Dmytro (Metro) Prystai
Born: November 7, 1927 (Yorkton, Sask.)
Died: October 8, 2013 (Wynyard, Sask.)
Saskatchewan Sports Hall of Fame (1989)
Saskatchewan Baseball Hall of Fame (2004)
Saskatchewan Hockey Hall of Fame (2012)
Game Four of the 1952 Stanley Cup finals. The Red Wings are at home before 14,454 screaming partisans at the Olympia, including a fishmonger who is carrying an octopus intended for the family dinner table. Detroit enjoys a domineering 3-0 lead in games after having swept the Maple Leafs in four straight in the semifinals.
The Red Wings are packed — the Production Line of Sid Abel, Gordie Howe, and Ted Lindsay cranks out goals like their fans make automobiles. They are backed by the likes of Red Kelly and a talented teenager named Alex Delvecchio. Meanwhile, Terry Sawchuck plays every minute of every game and completes the season boasting a goals-against average of 1.90. He is even stingier in the playoffs, having yet surrendered a goal in three home games.
The game is not yet seven minutes old when forward Metro Prystai fires a shot from 25 feet out that eludes a screened Gerry McNeil in the Montreal goal. The way Sawchuk’s playing, even the Canadiens know that lone goal might be enough.
Late in the second period, Prystai fires a tough shot that McNeil blocks, but the goalie cannot recover to stop Glen Skov from shovelling a rebound past him. In the continuing celebration that follows, an octopus comes flying from the stands before landing near the Detroit blue line. No one yet knows it, but a fan’s exuberance is the beginning of a tradition now in its seventh decade.
The Canadiens are frantic now, desperate to stave off what seems inevitable, when Prystai grabs a loose puck before rushing headlong toward the opposing net. “Prystai sparkled on a solo dash that left McNeil bewildered,” the Toronto Star reported the next day. Sawchuk would get the shutout, his fourth in the playoffs, all at the Olympia, while the Red Wings cruised to an unprecedented eight-game playoff sweep and the Stanley Cup with a 3-0 victory.
The uncontested star of the final game was a 5-foot-8 forward known as Marvelous Metro to the fans and Meatball to his teammates.
Dmytro Prystai was born on Nov. 7, 1927, in Yorkton, Sask., to Annie and Harold W. Prystai, Ukrainian Catholics who would have seven children. He played every sport he came across, though hockey and baseball were his favourites.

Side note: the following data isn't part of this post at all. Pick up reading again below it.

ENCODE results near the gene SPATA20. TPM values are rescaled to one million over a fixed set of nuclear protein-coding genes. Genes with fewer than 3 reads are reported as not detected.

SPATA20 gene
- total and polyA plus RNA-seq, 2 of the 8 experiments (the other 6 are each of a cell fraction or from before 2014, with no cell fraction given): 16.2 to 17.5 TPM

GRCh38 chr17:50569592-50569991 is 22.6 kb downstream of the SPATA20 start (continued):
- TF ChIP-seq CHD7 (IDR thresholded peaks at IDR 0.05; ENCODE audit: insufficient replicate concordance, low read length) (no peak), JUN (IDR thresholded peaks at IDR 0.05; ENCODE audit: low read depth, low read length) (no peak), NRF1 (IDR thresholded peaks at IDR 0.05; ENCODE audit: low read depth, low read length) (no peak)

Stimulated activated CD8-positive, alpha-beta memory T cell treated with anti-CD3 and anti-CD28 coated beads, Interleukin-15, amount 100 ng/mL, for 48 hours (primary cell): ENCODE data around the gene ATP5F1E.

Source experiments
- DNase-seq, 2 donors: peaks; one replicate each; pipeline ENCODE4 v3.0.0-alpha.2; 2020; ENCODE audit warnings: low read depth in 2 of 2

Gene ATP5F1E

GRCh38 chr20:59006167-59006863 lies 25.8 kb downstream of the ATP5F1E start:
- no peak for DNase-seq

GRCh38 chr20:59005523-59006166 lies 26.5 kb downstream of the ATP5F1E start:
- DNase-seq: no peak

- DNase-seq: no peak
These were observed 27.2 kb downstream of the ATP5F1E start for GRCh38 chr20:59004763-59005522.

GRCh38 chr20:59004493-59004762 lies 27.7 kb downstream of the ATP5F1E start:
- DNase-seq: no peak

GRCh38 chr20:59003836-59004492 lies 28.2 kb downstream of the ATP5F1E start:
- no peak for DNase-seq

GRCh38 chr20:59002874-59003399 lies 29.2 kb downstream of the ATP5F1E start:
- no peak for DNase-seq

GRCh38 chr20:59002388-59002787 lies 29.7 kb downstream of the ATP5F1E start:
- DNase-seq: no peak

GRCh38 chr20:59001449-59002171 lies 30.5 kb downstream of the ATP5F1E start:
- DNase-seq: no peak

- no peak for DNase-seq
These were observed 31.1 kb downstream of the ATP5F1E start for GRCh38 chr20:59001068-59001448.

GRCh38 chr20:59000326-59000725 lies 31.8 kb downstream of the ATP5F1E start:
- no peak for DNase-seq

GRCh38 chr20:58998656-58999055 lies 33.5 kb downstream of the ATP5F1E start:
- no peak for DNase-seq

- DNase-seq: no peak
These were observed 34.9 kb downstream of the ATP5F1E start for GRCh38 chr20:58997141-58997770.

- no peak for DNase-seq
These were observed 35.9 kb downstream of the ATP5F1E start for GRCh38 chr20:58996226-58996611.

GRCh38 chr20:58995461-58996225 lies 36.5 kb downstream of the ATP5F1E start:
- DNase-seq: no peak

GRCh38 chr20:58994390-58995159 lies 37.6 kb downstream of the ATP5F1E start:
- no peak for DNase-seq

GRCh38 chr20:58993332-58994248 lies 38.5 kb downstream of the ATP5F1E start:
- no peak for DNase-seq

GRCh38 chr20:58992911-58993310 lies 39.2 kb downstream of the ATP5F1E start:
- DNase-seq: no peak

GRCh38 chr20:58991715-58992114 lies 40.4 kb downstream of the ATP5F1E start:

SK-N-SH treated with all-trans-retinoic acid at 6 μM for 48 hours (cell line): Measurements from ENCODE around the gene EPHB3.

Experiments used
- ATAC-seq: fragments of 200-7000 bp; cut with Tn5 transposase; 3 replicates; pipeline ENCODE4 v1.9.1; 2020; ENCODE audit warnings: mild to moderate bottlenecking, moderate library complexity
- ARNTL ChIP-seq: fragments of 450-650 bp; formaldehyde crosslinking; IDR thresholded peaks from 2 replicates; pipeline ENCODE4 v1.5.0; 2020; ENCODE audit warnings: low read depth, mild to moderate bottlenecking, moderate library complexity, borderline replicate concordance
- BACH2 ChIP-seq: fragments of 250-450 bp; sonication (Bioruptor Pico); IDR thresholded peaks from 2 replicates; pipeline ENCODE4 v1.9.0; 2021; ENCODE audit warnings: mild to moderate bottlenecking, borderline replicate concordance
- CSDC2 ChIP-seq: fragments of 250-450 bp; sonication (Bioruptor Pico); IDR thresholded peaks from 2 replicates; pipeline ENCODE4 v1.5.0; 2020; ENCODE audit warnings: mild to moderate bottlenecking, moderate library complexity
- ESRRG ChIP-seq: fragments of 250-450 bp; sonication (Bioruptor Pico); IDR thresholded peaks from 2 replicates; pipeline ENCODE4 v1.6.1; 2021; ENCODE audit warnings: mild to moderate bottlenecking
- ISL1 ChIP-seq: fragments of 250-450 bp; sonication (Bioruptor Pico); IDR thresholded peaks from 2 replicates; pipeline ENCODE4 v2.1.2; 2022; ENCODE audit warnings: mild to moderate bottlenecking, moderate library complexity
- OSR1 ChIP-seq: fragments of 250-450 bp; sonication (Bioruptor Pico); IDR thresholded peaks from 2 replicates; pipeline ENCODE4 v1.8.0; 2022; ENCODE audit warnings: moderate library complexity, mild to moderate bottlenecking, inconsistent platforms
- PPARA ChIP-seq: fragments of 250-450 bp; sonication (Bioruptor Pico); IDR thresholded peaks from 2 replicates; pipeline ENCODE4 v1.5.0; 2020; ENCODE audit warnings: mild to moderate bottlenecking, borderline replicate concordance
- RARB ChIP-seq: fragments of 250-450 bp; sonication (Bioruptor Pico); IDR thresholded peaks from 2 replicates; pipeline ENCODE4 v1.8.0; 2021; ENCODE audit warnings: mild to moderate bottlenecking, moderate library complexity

Metro Prystai (pronounced MEE-troh press-TIE) played peewee and bantam hockey in his hometown when pursued by the junior Moose Jaw Canucks. The boy attended Catholic school and one of the Christian Brothers told the recruiter it was unlikely his strict parents would permit Metro to move away.
“We lived in an old log house and they came over and talked to my mother,” Prystai recalled last year. “She said, ‘OK, you can take him, but you can’t pay him too much money, and he has to go to church and to school.’ And away I went.”
After playing a handful of games with the senior junior club at age 16, Prystai joined the Canucks in 1944-45. The sharp-shooting forward was known for a hard-checking game. He skated for the Canucks for three full seasons, losing the Memorial Cup finals in four straight to the Toronto St. Michael’s Majors in 1945, when Metro was just 17. Prystai led the Canucks back to the finals against St. Michael’s in 1947, though the Toronto team again won the trophy. In 15 games of Memorial Cup play, he scored nine goals and added 17 assists to lead all players.
Harry Painting, sports editor of the Lethbridge Herald, hailed Prystai as Metro the Great and the Yorkton Flash. “Prystai stole the show,” Painting told his readers after one four-goal, three-assist performance against Lethbridge. “He figured in every goal and his every appearance on the ice brought thunderous cheers from the crowd. He was too much hockey player for the locals, combining blinding speed, an elusive shift, smart stickhandling and uncanny accuracy.
Prystai’s performance as a junior was so sterling the Chicago newspapers touted him as a future star before the Black Hawk property had even played a single National Hockey League game. The Chicago Tribune touted the 19-year-old prospect as being a better player than Rocket Richard and “at least 50 per cent better than Elmer Lach.” In Toronto, Globe and Mail columnist Jim Coleman helpfully pointed out Lach was in hospital at the time with a fractured skull.
The rookie skipped a year of junior eligibility to join a woeful Hawks squad, though one which boasted Saskatchewan connections in the brothers Max and Doug Bentley from Delisle; goaltender Emile (The Cat) Francis from North Battleford, who had played junior with Metro in Moose Jaw; and, in coach Johnny Gottselig who lived in Regina after his family emigrated from Russia. Gottselig would not last the season behind the bench. In what would be his last home game as coach, his bright rookie forward sniped two goals in 32 seconds against Sugar Jim Henry in the New York Rangers net as the last-place Hawks cruised to a 7-1 victory.
Prystai concluded his first NHL campaign with seven goals and 11 assists in 54 games. He scored 12 goals the following season, in which the Hawks again failed to make the playoffs, before becoming a star in the 1949-50 season. He was placed with Bep Guidolin and Bert Olmstead, another former Moose Jaw teammate who, incidentally, hailed from the hamlet of Sceptre, Sask. The trio was known as the Boilermakers Line, a nod to their blue-collar style of hard work paired with physical toughness. Prystai notched 29 goals, trailing only Richard, Howe and Sid Abel. The Hawks missed the playoffs yet again.
In the offseason, the Hawks and Red Wings swapped nine players in a blockbuster deal which was the largest in NHL history to that time. The Hawks got Harry Lumley, Black Jack Stewart, Al Dewsbury, Pete Babando and Don Morrison in exchange for Sugar Jim Henry, Bob Goldham, Gaye Stewart and Prystai.
“I was disappointed because it looked like the Hawks were an up-and-coming organization,” Prystai told the Globe and Mail’s Paul Patton in 1987, “but Detroit had so many good players that, after a while, I was happier then heck.”